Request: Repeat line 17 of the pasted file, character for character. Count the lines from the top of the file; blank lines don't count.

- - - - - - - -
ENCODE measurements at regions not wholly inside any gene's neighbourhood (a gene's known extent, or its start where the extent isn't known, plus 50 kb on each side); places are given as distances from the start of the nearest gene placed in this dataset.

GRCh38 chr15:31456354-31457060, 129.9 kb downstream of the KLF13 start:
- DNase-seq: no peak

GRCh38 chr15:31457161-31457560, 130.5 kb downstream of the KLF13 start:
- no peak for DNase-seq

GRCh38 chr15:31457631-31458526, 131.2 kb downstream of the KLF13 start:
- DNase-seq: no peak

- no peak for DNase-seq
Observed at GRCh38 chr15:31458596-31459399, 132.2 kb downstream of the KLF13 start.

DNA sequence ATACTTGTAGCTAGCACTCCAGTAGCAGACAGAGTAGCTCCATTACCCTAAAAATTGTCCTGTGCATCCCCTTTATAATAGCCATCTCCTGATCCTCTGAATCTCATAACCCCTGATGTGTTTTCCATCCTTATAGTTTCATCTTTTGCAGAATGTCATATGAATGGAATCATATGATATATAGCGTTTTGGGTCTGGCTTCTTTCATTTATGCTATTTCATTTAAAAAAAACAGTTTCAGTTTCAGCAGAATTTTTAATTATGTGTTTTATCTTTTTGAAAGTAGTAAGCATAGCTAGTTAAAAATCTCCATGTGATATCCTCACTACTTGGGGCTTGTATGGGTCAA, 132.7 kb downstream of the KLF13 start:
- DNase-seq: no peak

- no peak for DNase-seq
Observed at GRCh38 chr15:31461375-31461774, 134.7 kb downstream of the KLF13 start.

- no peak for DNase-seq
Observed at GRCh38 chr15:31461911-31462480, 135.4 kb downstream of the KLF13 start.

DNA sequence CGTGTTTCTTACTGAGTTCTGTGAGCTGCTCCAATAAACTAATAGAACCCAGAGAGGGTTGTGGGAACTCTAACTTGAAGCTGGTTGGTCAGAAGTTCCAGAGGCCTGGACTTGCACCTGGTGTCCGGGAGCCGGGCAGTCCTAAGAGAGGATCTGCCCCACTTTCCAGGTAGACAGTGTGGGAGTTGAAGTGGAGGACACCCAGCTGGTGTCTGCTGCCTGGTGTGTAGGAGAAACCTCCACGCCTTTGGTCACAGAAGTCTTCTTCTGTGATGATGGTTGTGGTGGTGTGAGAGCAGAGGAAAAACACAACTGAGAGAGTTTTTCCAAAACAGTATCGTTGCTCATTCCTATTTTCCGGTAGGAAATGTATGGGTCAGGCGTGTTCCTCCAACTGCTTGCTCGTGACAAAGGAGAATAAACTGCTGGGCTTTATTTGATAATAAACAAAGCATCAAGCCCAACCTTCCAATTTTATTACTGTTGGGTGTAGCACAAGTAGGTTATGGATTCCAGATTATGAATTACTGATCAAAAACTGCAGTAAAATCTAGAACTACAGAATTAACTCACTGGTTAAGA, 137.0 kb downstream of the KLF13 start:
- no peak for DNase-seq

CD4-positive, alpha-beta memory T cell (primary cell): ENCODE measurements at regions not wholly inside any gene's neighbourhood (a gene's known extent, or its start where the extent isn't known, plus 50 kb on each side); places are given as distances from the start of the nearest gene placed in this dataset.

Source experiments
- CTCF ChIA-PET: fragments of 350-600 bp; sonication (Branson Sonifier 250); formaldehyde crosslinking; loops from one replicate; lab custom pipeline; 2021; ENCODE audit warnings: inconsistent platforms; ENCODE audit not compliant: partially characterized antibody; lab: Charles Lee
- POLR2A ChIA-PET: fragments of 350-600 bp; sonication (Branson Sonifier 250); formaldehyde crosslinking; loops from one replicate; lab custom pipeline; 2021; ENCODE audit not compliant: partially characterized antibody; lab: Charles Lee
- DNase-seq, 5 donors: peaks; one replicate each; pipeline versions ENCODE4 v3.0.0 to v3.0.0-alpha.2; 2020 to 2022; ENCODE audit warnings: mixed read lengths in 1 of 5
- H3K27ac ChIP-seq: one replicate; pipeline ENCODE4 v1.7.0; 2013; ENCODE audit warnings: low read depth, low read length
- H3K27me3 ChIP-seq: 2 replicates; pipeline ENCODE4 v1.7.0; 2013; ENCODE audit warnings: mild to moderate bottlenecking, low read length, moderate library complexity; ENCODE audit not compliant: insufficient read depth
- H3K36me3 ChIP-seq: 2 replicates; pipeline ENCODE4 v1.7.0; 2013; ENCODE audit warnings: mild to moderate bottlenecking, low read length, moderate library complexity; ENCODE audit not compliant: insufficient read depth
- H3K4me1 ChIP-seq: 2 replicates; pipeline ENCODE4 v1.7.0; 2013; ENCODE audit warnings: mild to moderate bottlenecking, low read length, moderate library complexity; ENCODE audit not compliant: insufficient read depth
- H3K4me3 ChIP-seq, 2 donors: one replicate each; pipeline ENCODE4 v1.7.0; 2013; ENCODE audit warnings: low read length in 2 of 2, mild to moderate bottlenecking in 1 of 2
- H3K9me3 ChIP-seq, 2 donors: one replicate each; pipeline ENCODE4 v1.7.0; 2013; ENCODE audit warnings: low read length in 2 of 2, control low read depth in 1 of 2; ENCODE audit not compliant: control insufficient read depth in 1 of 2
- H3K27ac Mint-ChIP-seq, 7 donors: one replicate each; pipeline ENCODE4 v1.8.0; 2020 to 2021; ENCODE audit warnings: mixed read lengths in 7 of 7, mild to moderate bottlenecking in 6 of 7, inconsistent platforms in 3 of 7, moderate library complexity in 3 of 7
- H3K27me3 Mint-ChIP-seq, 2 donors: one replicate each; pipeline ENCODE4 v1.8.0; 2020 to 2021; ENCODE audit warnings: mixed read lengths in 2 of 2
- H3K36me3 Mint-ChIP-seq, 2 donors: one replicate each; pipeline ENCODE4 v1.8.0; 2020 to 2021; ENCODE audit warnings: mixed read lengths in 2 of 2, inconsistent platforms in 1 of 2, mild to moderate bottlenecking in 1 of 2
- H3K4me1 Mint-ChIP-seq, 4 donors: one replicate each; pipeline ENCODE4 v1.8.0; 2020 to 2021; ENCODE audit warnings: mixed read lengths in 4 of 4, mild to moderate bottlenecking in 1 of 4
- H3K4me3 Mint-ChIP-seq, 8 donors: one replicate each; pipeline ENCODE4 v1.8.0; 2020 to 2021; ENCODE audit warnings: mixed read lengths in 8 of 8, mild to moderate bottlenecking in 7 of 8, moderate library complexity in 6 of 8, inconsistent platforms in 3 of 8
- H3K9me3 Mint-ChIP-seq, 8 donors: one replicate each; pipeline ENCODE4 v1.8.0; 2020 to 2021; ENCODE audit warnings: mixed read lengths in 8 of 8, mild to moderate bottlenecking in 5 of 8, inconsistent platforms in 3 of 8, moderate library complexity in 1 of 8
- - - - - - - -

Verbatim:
- no peak for DNase-seq